Greek Philosophy

The rise of classical Greek civilization in the sixth century BC is perhaps the capstone of the Axial period. The very foundations of western civilization were laid precisely during this brief worldwide awakening. Indeed, the Principle views the invisible hand of God behind this unique and unprecedented age of creativity, spanning the full range of human knowledge and activity.

The ancient Greeks contributed much to the internal understanding of human life and spirit. Socrates (470-399 BC) rejected polytheism (he was executed by the Athenians for "atheism") and taught that people should seek truth in its most transcendent meaning by investigating the moral life. His disciple Plato (427-347 BC) rejected materialism and taught the reality of a unitary transcendental sphere, the world of form, whose highest value was the Good. Aristotle (384-322 BC) wrote of the First Cause, the creator of all things. These three philosophers all strove with reason and insight to probe the mysteries of God.

As Greek philosophy developed in the centuries preceding the coming of Jesus, it pursued a strongly ethical trend. Epicureanism taught that pleasure was the goal of life, but emphasized that one should be willing to endure pain in the short term as a price for attaining greater happiness in the long term. The highest pleasure, that of the mind, was to be won through proper discipline of the body. Stoicism taught the importance of virtue and duty: man should not be changed by external circumstances but should be guided by his internal moral compass, centered on virtue.

Merely listing some of the notable figures who contributed to various fields of knowledge (and in some cases founded sciences) gives an indication of the extent to which Greek civilization played a providential role in developing human understanding (all dates are BC):

Philosophy: Thales (640-546), Anaximander, Anaximenes and Heraclitus (6th-5th Centuries), Leucippus (480-410), Socrates (470-399), Democritus (460-370), Protagoras (480-410), Georgias (485-380), Prodicus of Ceos and Hipplias of Elis (5th Century), Antisthenes (444-370), Plato (427-347), Diogenes (412-323), Aristotle (384-322), Theophrastus (372-287), Autolycus (360-300), Epicurus (342-270), Zeno (335-263);

Mathematics: Pythagoras (582-500), Hippocrates of Chios (5th Century), Aristotle (384-322), Theaetetus and Eudoxus (4th Century), Euclid (2nd-3rd Centuries);

Science/Technology: Pappus (4th Century), Archimedes (287-212), Hipparchus (2nd Century);
Medicine: Hippocrates (460-377);
Astronomy: Claudius Ptolemy (2nd Century), Aristarchus (3rd Century);
Navigation/Geography: Pytheas (4th Century), Eratosthenes (3rd Century);
Drama: Aeschylus (525-456), Sophocles (496-406), Euripides (484-406), Cratinus (484-420), Eupolis (455-410), Aristophanes (448-380);
Literature: Homer (8th Century), Sappho, Alcaeus and Tytaeus (7th Century), Aesop (6th Century), Lysias (456-380), Isocrates (436-338), Aratus (315-245), Theocritus (310-250);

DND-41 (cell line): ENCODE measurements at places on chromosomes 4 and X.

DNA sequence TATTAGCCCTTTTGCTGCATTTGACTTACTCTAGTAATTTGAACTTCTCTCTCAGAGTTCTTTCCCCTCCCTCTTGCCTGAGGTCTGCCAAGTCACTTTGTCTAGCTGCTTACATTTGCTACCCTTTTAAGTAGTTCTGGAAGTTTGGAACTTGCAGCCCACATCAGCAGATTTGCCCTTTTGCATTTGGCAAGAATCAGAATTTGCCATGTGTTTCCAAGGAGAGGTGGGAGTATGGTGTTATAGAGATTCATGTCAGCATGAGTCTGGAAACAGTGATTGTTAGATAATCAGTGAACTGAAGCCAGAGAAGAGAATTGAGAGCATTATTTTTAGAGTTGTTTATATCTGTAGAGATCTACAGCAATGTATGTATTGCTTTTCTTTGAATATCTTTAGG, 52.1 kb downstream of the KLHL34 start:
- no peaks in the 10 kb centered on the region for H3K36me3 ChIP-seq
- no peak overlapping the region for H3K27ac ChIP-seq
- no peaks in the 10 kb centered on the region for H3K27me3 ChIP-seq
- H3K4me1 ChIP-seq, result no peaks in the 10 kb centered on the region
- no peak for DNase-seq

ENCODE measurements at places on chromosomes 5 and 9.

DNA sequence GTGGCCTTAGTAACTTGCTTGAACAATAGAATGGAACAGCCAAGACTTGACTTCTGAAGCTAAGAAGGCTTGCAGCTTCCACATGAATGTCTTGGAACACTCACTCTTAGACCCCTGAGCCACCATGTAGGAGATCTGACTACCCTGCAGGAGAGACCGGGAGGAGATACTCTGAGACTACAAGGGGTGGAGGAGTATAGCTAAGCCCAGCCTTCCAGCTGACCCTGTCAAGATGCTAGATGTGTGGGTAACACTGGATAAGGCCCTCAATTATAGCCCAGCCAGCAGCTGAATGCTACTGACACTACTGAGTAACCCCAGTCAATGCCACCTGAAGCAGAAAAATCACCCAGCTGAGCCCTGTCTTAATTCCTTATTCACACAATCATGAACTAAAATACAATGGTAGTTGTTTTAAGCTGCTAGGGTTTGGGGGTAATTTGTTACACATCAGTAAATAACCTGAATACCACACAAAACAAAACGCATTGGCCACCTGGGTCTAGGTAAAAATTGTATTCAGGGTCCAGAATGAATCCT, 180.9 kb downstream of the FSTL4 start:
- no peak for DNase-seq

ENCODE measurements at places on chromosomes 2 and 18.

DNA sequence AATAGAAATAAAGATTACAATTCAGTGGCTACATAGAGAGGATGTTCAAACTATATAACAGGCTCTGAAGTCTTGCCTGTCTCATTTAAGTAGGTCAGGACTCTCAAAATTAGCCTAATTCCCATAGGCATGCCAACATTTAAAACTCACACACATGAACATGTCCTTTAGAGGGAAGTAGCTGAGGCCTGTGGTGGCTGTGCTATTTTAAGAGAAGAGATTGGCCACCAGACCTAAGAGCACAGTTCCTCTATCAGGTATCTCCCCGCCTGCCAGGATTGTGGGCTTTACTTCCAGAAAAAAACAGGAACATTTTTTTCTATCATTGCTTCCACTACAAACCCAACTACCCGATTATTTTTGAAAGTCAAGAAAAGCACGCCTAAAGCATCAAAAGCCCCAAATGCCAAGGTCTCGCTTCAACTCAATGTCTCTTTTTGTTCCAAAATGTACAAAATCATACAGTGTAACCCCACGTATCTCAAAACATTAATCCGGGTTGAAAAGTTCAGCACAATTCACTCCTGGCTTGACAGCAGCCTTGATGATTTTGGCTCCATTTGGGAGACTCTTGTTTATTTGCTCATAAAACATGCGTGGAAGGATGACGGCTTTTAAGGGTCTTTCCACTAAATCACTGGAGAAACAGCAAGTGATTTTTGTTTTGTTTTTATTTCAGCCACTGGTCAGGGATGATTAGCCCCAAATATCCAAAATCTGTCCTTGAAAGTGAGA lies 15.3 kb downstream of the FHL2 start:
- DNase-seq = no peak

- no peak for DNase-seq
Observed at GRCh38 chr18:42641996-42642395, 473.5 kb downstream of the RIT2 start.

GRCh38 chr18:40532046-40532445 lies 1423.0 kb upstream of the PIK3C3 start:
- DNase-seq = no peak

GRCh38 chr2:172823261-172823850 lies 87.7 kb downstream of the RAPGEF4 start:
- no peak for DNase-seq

History: Hellanicus (490-405), Thucydides (471-400), Herodotus (484-424), Xenophon (434-354), Polybius (200-120); Music. Pythagoras (582-500), Simonides (556-468), Pindar (518-438), Bacchylides (516-480); Sculpture: Polykleitos, Phidias and Myron (5th Century); Painting. Euphronius and Douris (5th Century); Architecture: Callicrates, Mnesicles, Ictinus and Polykleitos (5th Century), Dinocrates (4th Century), Pythius (353-334); Politics (innovative Rulers): Solon (638-558), Periander (625585), Pisistratus (554-527), Polycrates (536-522), Aristides (530-468), Pericles (495-429).

Science and Technology

The development of religions at this time was complemented by a number of significant developments in other areas, such as science and technology, politics and economics. Religion addresses the realm of spirit, but people also need to understand their bodies and the physical world, the province of science. The ideal world will be one of harmony between spirit and body, religion and science.

The Greeks played a critical role in the development of science, establishing it as a major force in human development and founding many of the branches of knowledge that have become essential parts of the scientific corpus. They explored the mathematical and philosophical principles that underpin art and science, developing the basis for the scientific method itself, which derives from Socrates' approach to knowledge through hypothesis and deduction, and Aristotle's induction, based on experimentation.

The Greek approach to knowledge was not divorced from religious belief but it relied more on observation and speculation than on faith. It focused primarily on the tangible person and the visible world known to humankind. rather than the invisible world of spirit.

The Greeks made many remarkable discoveries which have held their value to this day. Behind this outpouring of knowledge, God was working to prepare the world externally for the fulfillment of the three blessings, through which human beings will gain full dominion over themselves and nature in accordance with the will of God. Without understanding themselves and their environment human beings are incapable of achieving a world of true love.